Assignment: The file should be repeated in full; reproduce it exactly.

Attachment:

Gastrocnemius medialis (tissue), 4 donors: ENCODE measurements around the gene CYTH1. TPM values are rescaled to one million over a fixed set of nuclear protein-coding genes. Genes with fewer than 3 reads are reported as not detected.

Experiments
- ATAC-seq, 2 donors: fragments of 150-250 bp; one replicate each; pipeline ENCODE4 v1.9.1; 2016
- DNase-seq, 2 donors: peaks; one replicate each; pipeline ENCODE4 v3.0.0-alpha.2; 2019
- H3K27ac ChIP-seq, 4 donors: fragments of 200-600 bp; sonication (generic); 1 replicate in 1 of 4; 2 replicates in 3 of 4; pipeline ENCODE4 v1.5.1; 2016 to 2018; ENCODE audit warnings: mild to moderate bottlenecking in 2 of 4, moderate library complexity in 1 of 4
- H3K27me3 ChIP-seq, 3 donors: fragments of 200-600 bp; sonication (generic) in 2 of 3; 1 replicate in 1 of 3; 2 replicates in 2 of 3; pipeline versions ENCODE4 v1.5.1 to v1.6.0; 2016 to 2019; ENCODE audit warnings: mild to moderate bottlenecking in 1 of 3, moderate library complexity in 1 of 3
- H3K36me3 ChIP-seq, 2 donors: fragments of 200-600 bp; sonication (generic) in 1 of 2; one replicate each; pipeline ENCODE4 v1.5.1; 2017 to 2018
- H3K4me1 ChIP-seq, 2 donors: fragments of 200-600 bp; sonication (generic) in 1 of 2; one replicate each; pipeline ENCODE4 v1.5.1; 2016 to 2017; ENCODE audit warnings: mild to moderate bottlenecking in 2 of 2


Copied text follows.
Gastrocnemius medialis (tissue), 4 donors: ENCODE measurements around the gene CYTH1. TPM values are rescaled to one million over a fixed set of nuclear protein-coding genes. Genes with fewer than 3 reads are reported as not detected.

Experiments
- ATAC-seq, 2 donors: fragments of 150-250 bp; one replicate each; pipeline ENCODE4 v1.9.1; 2016
- DNase-seq, 2 donors: peaks; one replicate each; pipeline ENCODE4 v3.0.0-alpha.2; 2019
- H3K27ac ChIP-seq, 4 donors: fragments of 200-600 bp; sonication (generic); 1 replicate in 1 of 4; 2 replicates in 3 of 4; pipeline ENCODE4 v1.5.1; 2016 to 2018; ENCODE audit warnings: mild to moderate bottlenecking in 2 of 4, moderate library complexity in 1 of 4
- H3K27me3 ChIP-seq, 3 donors: fragments of 200-600 bp; sonication (generic) in 2 of 3; 1 replicate in 1 of 3; 2 replicates in 2 of 3; pipeline versions ENCODE4 v1.5.1 to v1.6.0; 2016 to 2019; ENCODE audit warnings: mild to moderate bottlenecking in 1 of 3, moderate library complexity in 1 of 3
- H3K36me3 ChIP-seq, 2 donors: fragments of 200-600 bp; sonication (generic) in 1 of 2; one replicate each; pipeline ENCODE4 v1.5.1; 2017 to 2018
- H3K4me1 ChIP-seq, 2 donors: fragments of 200-600 bp; sonication (generic) in 1 of 2; one replicate each; pipeline ENCODE4 v1.5.1; 2016 to 2017; ENCODE audit warnings: mild to moderate bottlenecking in 2 of 2